Zero to Thrive is delighted to welcome Dr. Angela Johnson to a new leadership role as the 

Zero to Thrive Director for Equity and Community Engagement. Learn more about the Zero to Thrive team.

Translational Network and Research

The Zero to Thrive initiative brings together faculty across multiple disciplines to find real-world solutions to the problems families face from pre-conception through early childhood (0-6). Zero to Thrive brings together providers, academics, policy makers, and, importantly, families, to establish a shared agenda and common metrics. 

This type of innovative, multi-layered research, is only possible with active collaborations with communities and multidisciplinary faculty, drawing on the strengths of a leading university with state-of-the-art knowledge and expertise. It is within this work with communities and across disciplines that dynamic and real solutions to lingering social problems can be found.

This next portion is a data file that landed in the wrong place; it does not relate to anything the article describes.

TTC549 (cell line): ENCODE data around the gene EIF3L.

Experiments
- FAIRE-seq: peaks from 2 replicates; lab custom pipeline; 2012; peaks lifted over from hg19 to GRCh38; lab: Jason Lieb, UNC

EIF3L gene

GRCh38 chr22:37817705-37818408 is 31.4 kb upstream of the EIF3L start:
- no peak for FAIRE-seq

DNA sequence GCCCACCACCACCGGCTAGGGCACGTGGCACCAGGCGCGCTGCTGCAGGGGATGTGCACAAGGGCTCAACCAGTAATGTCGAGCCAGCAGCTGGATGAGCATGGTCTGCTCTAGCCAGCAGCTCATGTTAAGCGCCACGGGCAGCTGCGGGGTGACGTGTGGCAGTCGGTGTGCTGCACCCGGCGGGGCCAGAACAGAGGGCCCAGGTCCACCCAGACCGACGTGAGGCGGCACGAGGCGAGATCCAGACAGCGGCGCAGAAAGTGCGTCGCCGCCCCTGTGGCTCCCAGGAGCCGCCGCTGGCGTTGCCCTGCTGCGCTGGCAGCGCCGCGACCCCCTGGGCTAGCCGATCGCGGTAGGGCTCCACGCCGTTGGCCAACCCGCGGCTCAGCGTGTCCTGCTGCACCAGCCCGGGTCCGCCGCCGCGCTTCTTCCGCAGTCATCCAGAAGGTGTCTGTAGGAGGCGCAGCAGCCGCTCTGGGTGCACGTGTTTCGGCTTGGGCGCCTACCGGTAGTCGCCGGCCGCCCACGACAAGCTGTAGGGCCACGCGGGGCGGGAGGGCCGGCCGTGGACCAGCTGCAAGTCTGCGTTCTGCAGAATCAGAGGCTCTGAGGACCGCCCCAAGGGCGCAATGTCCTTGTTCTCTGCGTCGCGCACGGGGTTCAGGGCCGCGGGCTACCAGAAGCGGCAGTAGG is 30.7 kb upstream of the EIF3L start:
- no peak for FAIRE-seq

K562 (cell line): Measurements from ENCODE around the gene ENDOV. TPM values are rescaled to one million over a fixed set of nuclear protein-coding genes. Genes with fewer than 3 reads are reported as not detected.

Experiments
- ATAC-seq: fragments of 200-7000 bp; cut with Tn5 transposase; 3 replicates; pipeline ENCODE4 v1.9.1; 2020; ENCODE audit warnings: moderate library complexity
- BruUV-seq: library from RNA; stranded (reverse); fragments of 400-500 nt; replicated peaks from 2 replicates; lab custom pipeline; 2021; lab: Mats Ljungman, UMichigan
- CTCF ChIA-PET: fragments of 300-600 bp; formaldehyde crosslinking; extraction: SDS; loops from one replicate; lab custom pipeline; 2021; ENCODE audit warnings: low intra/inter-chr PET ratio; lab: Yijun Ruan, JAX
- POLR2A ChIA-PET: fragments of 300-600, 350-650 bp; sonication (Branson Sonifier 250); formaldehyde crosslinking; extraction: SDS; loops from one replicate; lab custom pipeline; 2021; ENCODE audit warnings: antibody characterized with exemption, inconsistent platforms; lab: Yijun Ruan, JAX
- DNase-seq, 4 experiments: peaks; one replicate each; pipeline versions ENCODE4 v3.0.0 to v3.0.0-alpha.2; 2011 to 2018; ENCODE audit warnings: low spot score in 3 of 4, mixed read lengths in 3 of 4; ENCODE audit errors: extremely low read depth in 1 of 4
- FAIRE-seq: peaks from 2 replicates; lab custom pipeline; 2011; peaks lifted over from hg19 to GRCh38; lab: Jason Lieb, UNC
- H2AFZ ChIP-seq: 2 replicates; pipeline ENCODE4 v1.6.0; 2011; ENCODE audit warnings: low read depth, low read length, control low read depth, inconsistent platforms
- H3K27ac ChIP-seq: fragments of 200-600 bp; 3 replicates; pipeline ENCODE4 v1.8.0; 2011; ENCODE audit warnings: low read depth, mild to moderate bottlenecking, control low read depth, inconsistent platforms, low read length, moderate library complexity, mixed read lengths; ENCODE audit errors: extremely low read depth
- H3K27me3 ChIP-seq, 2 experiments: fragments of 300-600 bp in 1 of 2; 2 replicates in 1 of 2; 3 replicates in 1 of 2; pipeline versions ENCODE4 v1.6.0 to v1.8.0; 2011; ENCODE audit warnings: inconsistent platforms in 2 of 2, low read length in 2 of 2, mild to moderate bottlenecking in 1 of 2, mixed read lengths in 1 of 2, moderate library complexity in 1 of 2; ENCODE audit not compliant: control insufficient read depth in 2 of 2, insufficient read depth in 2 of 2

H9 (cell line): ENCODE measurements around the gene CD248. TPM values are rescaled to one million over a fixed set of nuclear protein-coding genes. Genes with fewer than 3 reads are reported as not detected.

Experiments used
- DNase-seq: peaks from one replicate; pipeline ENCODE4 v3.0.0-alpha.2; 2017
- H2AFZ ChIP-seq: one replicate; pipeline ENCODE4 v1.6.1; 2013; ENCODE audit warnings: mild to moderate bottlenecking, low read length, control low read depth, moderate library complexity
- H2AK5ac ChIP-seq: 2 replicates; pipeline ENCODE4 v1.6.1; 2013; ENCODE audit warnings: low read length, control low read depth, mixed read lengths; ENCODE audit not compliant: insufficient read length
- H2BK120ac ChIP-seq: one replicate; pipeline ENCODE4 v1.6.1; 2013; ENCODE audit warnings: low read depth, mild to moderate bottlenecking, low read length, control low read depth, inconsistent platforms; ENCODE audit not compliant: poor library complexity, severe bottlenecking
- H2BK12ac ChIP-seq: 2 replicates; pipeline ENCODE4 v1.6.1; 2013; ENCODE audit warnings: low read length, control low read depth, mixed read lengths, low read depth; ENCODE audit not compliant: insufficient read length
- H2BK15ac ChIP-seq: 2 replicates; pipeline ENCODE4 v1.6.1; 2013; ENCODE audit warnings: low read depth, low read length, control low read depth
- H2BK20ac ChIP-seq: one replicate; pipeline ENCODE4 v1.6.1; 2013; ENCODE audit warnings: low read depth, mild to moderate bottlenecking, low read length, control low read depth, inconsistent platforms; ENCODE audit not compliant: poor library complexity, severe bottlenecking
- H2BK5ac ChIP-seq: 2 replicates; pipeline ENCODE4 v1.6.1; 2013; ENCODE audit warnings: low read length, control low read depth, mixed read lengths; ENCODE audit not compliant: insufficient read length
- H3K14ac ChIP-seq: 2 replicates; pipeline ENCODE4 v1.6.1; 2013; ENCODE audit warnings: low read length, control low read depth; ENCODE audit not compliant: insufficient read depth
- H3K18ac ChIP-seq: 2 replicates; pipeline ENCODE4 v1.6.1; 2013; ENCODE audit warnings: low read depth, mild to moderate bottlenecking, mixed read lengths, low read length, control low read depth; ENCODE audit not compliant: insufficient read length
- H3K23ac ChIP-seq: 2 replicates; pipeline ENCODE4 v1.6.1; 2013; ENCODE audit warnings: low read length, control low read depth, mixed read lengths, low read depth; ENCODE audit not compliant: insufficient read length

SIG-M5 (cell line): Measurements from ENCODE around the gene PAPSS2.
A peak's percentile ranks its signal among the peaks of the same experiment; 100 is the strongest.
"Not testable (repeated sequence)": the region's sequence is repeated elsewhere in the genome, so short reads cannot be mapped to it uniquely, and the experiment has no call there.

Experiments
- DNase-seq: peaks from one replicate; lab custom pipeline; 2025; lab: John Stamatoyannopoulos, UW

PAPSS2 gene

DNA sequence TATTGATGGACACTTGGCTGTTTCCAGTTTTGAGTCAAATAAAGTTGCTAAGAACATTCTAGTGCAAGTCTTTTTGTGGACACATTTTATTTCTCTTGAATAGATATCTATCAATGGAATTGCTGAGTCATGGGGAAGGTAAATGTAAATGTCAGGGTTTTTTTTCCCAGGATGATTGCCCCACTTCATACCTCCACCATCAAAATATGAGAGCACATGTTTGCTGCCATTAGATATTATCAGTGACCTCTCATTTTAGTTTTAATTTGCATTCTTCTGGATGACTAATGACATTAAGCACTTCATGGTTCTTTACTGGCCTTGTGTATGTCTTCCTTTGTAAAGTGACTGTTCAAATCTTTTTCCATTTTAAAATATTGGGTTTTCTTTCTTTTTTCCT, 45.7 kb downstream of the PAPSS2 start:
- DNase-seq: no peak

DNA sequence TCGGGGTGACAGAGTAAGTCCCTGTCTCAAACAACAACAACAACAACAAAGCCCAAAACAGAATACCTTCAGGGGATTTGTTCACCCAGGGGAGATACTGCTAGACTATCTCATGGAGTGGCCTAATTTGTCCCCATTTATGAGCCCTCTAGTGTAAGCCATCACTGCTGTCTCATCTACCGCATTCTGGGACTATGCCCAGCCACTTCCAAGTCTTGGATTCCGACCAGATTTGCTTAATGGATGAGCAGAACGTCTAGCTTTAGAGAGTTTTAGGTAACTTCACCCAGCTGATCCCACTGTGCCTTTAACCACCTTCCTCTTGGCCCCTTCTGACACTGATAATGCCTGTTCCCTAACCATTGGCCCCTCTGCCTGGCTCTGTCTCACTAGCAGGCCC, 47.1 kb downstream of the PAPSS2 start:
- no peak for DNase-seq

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It is our goal to work with communities across public-private spheres to significantly impact the health and well-being of families with young children (0 – 6) right from the very start.

Z2T Translational Network and Research Leadership

Maria Muzik, MD, MSc

Co-Director, Zero to Thrive


  • Perinatal Psychiatry: Depression and Anxiety during pregnancy and postpartum
  • Prevention and Therapy of Mother-Infant relationship and attachment disturbances
  • Impact of maternal/family psychiatric illness on early child development
  • Trauma, Stress & Posttraumatic Stress Disorder (PTSD) during childbearing years
  • Neurobiology of Stress, Depression and PTSD
  • Parent-Infant Relationships in Postpartum Depression and Anxiety Disorders; Infant Attachment Disorders
  • Precursors of early infant stress and emotion regulation
Katherine Rosenblum, PhD, ABPP

Co-Director, Zero to Thrive


  • Infant and early childhood mental health
  • Dyadic and relationship-focused psychotherapy